Why Is the Book of Revelation Used in Cults?

For centuries, the Book of Revelation has enthralled both Christians and non-Christians with the allure of unlocking its apocalyptic mysteries. Sects and Doomsday cults use their own interpretation of this book to prey on and fulfill their own false agendas.

Updated Apr 21, 2022
Why Is the Book of Revelation Used in Cults?

For over 1900 years, the Book of Revelation has fascinated and intrigued both Christians and non-Christians. Due to its prophetic declarations, many approach the reading of Revelations with reverence and even fear. 

And yet, this final book of the Bible continues to allure not only scholars of eschatology and apocalypticism, but also individuals who feel displaced from society, who are experiencing a personal crisis, and those who are keen to follow a prophetic roadmap — albeit encrypted — for the impending apocalypse. 

These individuals and others become primary targets for sects and Doomsday cults such as Jehovah’s Witnesses, the Shincheonji Church of Jesus, the Temple of the Tabernacle of the Testimony, the Church of Latter-Day Saints (the Mormon Church), Unification Church (the “Moonies”), and Seventh Day Adventists, who present themselves as Bible-based Christian churches or organizations. 

However, they in fact follow a Doomsday doctrine that includes integrating other religions, contorting Scripture, and making claims that are spiritually unsound. 

The primary teaching source of these cults is the Book of Revelation, which is used, unbiblically, to brainwash members through thought reform and thereby systematically break down their sense of self. 

Consequently, members are forcibly coerced into engaging in activities that promote the narcissism of cult leaders and aid in fulfilling their sociopathic agenda. 

However, what makes the unbiblical and false teachings of the  Book of Revelation such an effective brainwashing tool for sects and cults?

What Is the Book of Revelation?

The Book of Revelation was written around AD 95 by the Apostle John whilst in exile in a penal colony on the island of Patmos. 

John’s purpose in writing this book was to correct, teach, and encourage the seven persecuted churches in Asia Minor, as well as reveal the visions that the Holy Spirit had given him regarding the current time as well as the future.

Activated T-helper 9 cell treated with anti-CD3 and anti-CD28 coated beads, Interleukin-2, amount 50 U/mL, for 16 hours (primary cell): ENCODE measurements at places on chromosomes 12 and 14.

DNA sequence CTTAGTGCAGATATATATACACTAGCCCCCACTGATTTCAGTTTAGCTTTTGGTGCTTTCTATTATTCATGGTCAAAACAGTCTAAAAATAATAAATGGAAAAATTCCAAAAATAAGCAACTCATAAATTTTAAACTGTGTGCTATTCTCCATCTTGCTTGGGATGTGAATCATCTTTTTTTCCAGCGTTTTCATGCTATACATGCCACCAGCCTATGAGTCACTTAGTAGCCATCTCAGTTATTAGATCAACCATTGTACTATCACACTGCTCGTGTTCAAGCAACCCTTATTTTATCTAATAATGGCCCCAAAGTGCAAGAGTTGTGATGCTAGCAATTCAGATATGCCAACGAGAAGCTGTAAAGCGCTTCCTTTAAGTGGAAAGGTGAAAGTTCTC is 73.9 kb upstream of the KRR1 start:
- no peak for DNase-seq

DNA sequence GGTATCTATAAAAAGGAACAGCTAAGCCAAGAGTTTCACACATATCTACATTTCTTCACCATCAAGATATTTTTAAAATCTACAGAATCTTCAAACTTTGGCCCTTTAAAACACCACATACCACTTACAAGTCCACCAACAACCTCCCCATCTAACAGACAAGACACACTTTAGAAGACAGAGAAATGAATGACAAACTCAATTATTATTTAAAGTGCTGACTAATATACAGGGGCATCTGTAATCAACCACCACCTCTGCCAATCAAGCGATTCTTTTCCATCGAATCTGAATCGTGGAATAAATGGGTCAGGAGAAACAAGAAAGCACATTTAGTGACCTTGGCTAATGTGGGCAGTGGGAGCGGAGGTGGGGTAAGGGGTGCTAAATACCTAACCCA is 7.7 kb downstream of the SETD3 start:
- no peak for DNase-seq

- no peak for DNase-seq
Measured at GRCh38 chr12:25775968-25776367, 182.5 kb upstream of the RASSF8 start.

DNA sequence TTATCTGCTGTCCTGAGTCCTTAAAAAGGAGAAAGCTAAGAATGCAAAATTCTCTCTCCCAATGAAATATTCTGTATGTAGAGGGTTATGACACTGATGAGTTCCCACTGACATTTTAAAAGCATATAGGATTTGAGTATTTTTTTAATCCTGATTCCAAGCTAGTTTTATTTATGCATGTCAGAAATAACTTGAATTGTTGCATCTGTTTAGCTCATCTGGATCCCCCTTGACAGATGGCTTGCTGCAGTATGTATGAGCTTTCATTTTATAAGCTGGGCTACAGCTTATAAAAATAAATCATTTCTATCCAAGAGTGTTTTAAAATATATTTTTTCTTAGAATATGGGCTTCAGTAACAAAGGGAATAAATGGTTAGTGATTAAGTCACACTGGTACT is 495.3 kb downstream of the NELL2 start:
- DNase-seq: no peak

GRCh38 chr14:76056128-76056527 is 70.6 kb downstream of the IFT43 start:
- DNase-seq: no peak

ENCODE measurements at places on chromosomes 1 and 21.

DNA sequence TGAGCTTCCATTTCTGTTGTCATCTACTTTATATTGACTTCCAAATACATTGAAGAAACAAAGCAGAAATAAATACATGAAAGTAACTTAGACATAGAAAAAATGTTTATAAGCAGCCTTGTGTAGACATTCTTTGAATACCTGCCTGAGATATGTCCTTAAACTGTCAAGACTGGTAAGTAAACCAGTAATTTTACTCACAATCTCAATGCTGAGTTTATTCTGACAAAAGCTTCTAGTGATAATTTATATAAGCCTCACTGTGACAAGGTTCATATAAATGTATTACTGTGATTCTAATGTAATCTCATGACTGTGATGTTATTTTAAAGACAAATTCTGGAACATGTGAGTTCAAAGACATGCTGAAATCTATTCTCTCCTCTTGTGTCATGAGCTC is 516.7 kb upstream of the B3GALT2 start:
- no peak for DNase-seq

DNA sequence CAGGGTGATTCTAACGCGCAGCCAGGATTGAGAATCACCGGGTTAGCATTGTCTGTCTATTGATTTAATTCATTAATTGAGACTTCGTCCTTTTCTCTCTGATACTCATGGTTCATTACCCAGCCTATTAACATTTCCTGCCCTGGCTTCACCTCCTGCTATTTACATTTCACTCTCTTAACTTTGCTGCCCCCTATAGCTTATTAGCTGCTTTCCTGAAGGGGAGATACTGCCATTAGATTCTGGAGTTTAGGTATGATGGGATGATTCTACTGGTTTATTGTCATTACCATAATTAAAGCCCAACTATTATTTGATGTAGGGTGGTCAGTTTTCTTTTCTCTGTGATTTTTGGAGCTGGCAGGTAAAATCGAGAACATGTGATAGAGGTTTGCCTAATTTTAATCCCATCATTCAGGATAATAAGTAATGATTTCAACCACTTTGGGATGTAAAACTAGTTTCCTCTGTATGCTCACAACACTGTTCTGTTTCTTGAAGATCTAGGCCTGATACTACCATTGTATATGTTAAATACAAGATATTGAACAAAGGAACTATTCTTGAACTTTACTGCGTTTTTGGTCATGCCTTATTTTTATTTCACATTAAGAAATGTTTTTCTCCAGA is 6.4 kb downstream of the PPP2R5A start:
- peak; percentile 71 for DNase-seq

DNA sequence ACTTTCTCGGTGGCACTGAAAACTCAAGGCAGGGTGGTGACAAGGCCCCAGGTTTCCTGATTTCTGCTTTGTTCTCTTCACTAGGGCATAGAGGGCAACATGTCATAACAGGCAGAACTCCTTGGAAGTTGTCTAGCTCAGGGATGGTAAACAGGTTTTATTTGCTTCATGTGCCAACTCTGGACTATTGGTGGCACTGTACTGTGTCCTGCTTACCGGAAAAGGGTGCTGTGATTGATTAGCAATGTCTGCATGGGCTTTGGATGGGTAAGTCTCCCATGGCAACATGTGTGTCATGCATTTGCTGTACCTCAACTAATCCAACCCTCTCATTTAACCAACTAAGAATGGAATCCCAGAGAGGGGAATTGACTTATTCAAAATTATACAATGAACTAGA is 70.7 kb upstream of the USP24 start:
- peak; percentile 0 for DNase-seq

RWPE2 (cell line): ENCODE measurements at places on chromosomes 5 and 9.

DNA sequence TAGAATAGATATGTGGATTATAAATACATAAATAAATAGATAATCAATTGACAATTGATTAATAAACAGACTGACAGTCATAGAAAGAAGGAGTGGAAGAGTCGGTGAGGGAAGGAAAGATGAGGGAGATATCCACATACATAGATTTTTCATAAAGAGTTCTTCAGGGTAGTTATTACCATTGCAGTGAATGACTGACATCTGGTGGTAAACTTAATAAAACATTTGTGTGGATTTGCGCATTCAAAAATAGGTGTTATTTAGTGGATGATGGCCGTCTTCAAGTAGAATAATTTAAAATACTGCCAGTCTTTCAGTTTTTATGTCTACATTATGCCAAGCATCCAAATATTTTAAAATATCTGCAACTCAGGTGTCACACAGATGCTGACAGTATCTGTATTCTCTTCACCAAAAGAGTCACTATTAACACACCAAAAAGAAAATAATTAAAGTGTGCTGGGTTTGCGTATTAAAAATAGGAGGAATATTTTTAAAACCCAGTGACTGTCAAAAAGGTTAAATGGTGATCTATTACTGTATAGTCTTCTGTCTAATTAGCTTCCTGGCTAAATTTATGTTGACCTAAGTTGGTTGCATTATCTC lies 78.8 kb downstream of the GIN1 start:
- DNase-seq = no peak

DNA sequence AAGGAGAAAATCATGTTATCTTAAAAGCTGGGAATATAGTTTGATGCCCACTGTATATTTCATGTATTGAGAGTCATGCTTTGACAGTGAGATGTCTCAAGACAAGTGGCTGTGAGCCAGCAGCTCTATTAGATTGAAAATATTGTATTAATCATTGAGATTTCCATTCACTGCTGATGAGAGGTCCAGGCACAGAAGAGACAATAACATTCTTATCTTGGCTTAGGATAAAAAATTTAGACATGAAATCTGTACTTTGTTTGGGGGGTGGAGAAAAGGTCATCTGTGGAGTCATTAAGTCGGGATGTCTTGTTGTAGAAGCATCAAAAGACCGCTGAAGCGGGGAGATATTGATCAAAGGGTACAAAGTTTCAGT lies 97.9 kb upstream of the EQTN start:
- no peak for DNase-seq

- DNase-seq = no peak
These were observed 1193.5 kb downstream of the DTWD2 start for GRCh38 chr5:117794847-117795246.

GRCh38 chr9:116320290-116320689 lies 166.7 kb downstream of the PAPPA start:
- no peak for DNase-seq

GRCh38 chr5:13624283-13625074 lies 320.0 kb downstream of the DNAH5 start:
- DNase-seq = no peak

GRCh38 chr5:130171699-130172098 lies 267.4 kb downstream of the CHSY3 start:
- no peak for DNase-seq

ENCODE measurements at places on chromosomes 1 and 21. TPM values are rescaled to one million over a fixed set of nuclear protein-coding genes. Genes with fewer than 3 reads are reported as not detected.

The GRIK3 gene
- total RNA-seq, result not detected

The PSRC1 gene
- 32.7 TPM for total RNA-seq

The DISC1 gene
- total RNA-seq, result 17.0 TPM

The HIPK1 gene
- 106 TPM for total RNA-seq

The book’s name is derived from the Greek word apokalypsis, of which its most accepted translation is “revelation.” 

True to its Hellenistic derivation, the Book of Revelation uses the genre of apocalyptic literature to declare End Time prophecies such as beasts ruling the earth (Revelation 13:4), imminent global catastrophes (Revelation 16), man waging Armageddon on God under demonic leadership (Revelation 16:16), and the judgment of mankind before the throne of God (Revelation 20:12). 

These prophetic declarations find their origins in the Old Testament (Daniel 12.11; Matthew 5:17) and are enciphered through fragmented formulations, graphic imagery, and a heavy use of symbolism and numbers.  

Why Is the Book of Revelation Falsely Used in Cults?

Due to its complexity, the Book of Revelation is widely considered to be difficult to understand and is thereby subject to a vast range of interpretations, which can be influenced by personal bias. For this reason, this book is selected by cults that claim to be Christian.

Cults find recruits all too easily amongst the lonely, the unemployed, the transient, and the socially displaced. 

Through diligent applications of mind control and alienation, members are manipulated into abandoning independent thought and self-identity in favor of submitting to the higher purpose of the sect, which is derived from the latter’s interpretation of Revelation. 

Jehovah’s Witnesses teach members shifting timelines regarding the apocalypse. The members of the Branch Davidian accepted that their leader David Koresh was given sole divine authority to open the seven seals. 

The Shincheonji Church encourages believers that they are the 144,000 “sealed Jews” referred to in Revelation 7:4 that have divine protection from the wrath of the Antichrist. 

Seventh-Day Adventists proclaim that unsaved people will be annihilated, whilst the saved will live on a recreation of the earth for all eternity.